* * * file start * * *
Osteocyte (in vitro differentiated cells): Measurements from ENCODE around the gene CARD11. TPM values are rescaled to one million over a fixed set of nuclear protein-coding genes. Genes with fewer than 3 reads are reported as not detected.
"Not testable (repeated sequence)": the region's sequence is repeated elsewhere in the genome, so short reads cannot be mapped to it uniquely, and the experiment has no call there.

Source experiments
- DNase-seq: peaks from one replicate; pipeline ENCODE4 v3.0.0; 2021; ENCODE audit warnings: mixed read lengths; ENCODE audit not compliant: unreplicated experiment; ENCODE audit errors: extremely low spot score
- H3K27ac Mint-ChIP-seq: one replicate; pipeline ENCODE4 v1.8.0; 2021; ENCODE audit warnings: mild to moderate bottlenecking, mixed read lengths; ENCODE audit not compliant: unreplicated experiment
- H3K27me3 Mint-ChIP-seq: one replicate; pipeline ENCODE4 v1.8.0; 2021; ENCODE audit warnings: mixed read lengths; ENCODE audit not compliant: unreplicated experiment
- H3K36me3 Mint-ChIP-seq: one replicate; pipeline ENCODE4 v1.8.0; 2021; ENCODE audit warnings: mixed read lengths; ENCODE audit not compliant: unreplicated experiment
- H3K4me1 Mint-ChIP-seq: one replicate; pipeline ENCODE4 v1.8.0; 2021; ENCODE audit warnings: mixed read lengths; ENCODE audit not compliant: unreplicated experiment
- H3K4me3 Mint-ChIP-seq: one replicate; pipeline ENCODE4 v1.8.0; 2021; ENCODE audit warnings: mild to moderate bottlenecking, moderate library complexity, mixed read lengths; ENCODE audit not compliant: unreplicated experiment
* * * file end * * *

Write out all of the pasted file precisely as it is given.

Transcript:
Osteocyte (in vitro differentiated cells): Measurements from ENCODE around the gene CARD11. TPM values are rescaled to one million over a fixed set of nuclear protein-coding genes. Genes with fewer than 3 reads are reported as not detected.
"Not testable (repeated sequence)": the region's sequence is repeated elsewhere in the genome, so short reads cannot be mapped to it uniquely, and the experiment has no call there.

Source experiments
- DNase-seq: peaks from one replicate; pipeline ENCODE4 v3.0.0; 2021; ENCODE audit warnings: mixed read lengths; ENCODE audit not compliant: unreplicated experiment; ENCODE audit errors: extremely low spot score
- H3K27ac Mint-ChIP-seq: one replicate; pipeline ENCODE4 v1.8.0; 2021; ENCODE audit warnings: mild to moderate bottlenecking, mixed read lengths; ENCODE audit not compliant: unreplicated experiment
- H3K27me3 Mint-ChIP-seq: one replicate; pipeline ENCODE4 v1.8.0; 2021; ENCODE audit warnings: mixed read lengths; ENCODE audit not compliant: unreplicated experiment
- H3K36me3 Mint-ChIP-seq: one replicate; pipeline ENCODE4 v1.8.0; 2021; ENCODE audit warnings: mixed read lengths; ENCODE audit not compliant: unreplicated experiment
- H3K4me1 Mint-ChIP-seq: one replicate; pipeline ENCODE4 v1.8.0; 2021; ENCODE audit warnings: mixed read lengths; ENCODE audit not compliant: unreplicated experiment
- H3K4me3 Mint-ChIP-seq: one replicate; pipeline ENCODE4 v1.8.0; 2021; ENCODE audit warnings: mild to moderate bottlenecking, moderate library complexity, mixed read lengths; ENCODE audit not compliant: unreplicated experiment